11 July 2008


Last night a friend came over, a friend we haven't seen in months, and part of his news concerned a business venture/harebrained scheme that involves selling ebook readers to the European market. He wanted our two cents as to whether this is a good idea. In the US, the Sony Reader and the Amazon Kindle have made some waves, but here there are few to zero places to buy such devices, and publishers are correspondingly slow to format new books in European languages. Anyway, whatever he decides to do, the best part is that he had a Reader with him. And he left it with us for a couple of days to try out!

I will defend and champion the old fashioned, ink-and-paper book as long as I have breath, but I have to admit I jumped up and down like the geek that I am when the Reader come out of its box. I've been loosely following the news on these things but hadn't yet held one in my hands, much less used one to read a book.

So last night before falling asleep I curled up in bed with a Ken Follett e-ink novel (pre-loaded, it was pretty much my only option longer than a twenty-page excerpt) instead of my ink-ink James Baldwin novel. I am rather surprised about this, but I loved it (not the novel--blech, the experience)! "Turning" pages didn't involve anything more challenging than a slight pressure of my thumb, which in bed with a husband who is bound to bolt upright and look about him as if an intruder had just catapulted through the window when I make too much noise, is an advantage.

I'm enthusiastic about the e-ink, which really is easy to read and easy on the eyes, in bright light or in low light (although there is no internal light source, so in the dark, I still needed a lamp). The device is a pleasure to hold, weighty without being heavy, and is a perfect compact size; I could slip it in my purse and easily bring it on the metro or on the plane.

And for sure, what made me interested in the thing in the first place are the implications for travel. I routinely lug around piles of novels to read while I'm in the air and wherever I'm going. Imagine no more heavy knapsacks! Imagine being able to refer to books that I needed for research without bringing the book along! Hundreds of books in one!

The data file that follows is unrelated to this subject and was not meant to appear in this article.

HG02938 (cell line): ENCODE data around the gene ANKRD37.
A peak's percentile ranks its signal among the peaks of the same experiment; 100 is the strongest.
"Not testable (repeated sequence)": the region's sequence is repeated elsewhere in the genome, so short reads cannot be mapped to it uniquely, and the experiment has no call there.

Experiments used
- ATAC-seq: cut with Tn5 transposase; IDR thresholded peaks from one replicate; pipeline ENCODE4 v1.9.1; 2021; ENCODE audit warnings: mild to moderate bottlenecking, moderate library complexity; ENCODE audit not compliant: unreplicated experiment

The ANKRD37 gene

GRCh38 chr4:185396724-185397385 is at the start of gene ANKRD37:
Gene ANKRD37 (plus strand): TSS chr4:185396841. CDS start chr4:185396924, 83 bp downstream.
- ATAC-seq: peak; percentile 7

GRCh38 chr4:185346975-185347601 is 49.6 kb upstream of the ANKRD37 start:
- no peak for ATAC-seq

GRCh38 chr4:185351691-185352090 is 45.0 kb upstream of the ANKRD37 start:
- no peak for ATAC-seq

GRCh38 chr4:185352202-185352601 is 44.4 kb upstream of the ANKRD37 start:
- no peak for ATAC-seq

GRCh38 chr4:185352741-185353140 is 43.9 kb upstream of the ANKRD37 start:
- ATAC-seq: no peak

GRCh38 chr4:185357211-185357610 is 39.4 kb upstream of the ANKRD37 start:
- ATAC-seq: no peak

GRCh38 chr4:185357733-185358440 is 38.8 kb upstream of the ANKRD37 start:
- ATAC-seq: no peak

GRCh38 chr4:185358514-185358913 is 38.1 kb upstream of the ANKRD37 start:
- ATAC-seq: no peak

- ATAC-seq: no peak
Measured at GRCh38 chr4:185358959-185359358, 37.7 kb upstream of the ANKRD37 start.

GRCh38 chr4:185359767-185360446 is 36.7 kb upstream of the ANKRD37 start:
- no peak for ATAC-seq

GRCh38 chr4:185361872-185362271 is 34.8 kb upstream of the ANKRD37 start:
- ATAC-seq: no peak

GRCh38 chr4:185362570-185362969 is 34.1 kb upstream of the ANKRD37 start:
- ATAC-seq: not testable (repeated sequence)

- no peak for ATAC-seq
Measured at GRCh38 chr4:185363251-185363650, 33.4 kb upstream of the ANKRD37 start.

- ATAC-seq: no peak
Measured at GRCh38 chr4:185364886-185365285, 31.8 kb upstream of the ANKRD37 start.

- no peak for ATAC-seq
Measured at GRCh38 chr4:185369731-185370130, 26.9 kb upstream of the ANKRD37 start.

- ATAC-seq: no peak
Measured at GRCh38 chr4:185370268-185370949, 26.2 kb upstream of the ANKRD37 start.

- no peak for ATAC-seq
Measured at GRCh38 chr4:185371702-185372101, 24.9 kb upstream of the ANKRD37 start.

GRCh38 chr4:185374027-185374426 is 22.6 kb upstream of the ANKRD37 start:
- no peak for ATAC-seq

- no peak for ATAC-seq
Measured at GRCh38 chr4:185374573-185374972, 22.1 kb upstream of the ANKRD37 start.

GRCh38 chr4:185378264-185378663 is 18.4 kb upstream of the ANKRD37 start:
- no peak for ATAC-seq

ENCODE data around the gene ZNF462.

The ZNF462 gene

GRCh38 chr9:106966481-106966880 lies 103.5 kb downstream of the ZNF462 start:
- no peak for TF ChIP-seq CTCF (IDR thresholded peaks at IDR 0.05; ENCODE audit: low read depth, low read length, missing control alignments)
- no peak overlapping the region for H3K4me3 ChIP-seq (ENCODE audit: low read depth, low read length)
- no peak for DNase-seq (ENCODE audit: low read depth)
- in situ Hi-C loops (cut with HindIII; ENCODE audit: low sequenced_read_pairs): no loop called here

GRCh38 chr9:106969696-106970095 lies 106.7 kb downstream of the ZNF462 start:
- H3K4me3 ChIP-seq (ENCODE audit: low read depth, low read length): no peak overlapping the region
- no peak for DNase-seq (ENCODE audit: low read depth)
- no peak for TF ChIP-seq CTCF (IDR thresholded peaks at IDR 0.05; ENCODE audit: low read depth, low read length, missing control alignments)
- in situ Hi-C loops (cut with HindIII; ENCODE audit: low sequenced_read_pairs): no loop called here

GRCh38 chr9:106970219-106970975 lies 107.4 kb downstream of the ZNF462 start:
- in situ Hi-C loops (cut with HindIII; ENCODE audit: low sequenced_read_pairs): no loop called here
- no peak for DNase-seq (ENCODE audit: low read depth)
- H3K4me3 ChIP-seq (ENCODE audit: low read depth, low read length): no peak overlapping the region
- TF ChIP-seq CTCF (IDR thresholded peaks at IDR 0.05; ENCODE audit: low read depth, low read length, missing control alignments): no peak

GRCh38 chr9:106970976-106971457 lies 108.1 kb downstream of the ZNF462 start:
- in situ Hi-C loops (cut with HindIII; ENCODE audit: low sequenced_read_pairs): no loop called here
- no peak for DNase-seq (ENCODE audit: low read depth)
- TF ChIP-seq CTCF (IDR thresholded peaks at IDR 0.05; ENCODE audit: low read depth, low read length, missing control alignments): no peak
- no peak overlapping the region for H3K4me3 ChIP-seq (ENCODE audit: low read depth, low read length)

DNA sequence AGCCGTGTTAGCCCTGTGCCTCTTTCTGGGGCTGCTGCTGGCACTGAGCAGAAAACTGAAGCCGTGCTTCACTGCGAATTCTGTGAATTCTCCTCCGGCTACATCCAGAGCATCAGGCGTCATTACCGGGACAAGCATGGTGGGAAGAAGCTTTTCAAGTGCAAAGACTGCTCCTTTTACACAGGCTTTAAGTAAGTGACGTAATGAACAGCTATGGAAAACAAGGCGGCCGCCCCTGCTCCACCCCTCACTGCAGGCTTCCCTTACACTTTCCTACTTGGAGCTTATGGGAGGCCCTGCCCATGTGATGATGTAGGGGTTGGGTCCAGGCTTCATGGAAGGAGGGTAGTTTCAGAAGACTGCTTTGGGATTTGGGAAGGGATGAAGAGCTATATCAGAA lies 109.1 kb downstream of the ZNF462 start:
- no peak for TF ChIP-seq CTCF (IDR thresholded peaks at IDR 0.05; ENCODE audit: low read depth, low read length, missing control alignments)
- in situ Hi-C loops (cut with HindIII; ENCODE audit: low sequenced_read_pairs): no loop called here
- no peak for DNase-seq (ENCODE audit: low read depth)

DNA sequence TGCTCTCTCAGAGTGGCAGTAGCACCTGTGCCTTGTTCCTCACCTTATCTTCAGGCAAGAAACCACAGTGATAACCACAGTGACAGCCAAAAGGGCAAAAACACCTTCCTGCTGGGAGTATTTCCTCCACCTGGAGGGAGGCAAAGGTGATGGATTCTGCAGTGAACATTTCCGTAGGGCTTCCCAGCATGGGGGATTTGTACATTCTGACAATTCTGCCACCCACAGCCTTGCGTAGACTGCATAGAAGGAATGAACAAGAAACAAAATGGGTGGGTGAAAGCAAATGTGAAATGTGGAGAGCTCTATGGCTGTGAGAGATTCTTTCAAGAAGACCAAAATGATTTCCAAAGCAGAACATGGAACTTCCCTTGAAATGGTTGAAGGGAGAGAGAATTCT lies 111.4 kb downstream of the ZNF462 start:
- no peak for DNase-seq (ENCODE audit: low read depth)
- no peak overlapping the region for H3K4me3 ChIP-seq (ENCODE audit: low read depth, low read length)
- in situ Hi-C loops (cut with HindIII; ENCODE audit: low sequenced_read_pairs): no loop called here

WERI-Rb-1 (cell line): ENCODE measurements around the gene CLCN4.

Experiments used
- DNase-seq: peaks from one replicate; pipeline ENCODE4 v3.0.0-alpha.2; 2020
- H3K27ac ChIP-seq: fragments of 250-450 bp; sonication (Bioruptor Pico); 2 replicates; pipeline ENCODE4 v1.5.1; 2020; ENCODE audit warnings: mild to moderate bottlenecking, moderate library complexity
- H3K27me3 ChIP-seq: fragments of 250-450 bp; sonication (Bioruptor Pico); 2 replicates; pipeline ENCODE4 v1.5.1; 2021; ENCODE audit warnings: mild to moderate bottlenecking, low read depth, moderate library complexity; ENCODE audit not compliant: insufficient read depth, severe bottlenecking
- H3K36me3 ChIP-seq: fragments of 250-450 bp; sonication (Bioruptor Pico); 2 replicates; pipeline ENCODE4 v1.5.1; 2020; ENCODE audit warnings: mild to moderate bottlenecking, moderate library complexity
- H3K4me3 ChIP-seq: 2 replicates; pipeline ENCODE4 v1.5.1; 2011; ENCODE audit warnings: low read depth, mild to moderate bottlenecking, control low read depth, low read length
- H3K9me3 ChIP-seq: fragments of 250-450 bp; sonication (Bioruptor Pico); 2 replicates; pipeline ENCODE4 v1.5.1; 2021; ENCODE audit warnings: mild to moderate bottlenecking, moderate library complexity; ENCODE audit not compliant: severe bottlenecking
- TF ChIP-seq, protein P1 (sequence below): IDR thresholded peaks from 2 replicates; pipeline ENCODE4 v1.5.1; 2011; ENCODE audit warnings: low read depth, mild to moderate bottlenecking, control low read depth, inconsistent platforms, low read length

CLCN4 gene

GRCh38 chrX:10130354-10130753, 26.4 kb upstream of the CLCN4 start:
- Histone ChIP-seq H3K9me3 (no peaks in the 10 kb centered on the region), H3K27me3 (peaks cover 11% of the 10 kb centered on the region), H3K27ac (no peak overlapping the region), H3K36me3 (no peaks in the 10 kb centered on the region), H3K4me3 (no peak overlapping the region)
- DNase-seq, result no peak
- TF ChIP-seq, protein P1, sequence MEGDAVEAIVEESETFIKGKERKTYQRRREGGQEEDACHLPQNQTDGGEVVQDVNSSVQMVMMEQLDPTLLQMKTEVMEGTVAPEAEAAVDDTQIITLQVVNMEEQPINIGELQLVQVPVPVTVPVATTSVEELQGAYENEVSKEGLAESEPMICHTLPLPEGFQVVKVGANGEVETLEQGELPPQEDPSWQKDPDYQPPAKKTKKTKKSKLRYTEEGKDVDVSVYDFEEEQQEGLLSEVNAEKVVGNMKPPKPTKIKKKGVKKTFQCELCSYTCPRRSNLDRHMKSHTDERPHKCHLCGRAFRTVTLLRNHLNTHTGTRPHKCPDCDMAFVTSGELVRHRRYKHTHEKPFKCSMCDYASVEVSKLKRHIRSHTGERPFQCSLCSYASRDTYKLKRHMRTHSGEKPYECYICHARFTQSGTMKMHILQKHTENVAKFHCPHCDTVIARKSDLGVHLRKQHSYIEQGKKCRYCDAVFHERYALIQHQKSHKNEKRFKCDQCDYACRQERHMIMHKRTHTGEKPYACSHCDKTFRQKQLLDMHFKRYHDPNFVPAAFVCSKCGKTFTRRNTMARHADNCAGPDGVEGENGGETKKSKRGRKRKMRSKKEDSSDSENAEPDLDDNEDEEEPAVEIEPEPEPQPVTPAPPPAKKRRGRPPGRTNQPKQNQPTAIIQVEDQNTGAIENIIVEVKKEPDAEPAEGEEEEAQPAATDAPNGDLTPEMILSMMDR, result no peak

Which brings me to the drawbacks. As a literary scholar, I see great potential for this thing but have a feeling the realization is going to be long in coming. The titles available are bound to be best-sellers and standard classics, with not much in between. Poetry? Literary theory? History? Literature in other languages? (Which is the challenge our friend is facing.) Plus, it would be absolutely essential to be able to mark and annotate pages for future reference. The Reader has a "bookmark" feature, but it only enables you to "dogear" a particular page, with no way to distinguish why you did so. If you want to refer to your bookmarks, you get a random (the top?) line of text for the page, which doesn't help if you were interested in something further along. And your only option for deleting bookmarks is all or nothing. Plus, unless they come up with some very good interactive indexes and tables of contents, reference books will be as good as useless.

The menu interface leaves a lot to be desired, and can sometimes be slow. Even turning pages is annoyingly slow; there's a sort of black and white "flash" each time you do it. You can look at pictures and book covers but they're very slow in loading and only in black and white. It plays music, and you can stick headphones into it to listen while you read (not a feature I'd use, I don't think, since I don't like music piped directly into my head while my head is immersed in the world of a book).

I understand the Kindle does have internet connectivity, and does include newspaper and magazine reading capability. For me that would be useful, since a reader like this is the perfect distance between a laptop (on which I normally read the paper, but only at home or somewhere with internet) and a fancy phone (which I imagine is too small to really read a mag or paper), and would be perfect for commutes and travel--while saving oodles of one-use paper trash. The Reader, without these features, probably can't compete with the Kindle.

There are also looming questions about copyright, the price of books, digital vs. analog. Would I want both versions of the same book, if it's one I want to own and keep?

And the big question, the question our friend is asking us: Is it worth it? Would I buy it? For 300 bucks, I'd wait until they come out with better and cheaper versions before I'd buy. I'm thinking it's still not the moment to jump on this particular bandwagon. Hopefully someday the clever and cool folks at Apple will come up with a design that puts all the others to shame.

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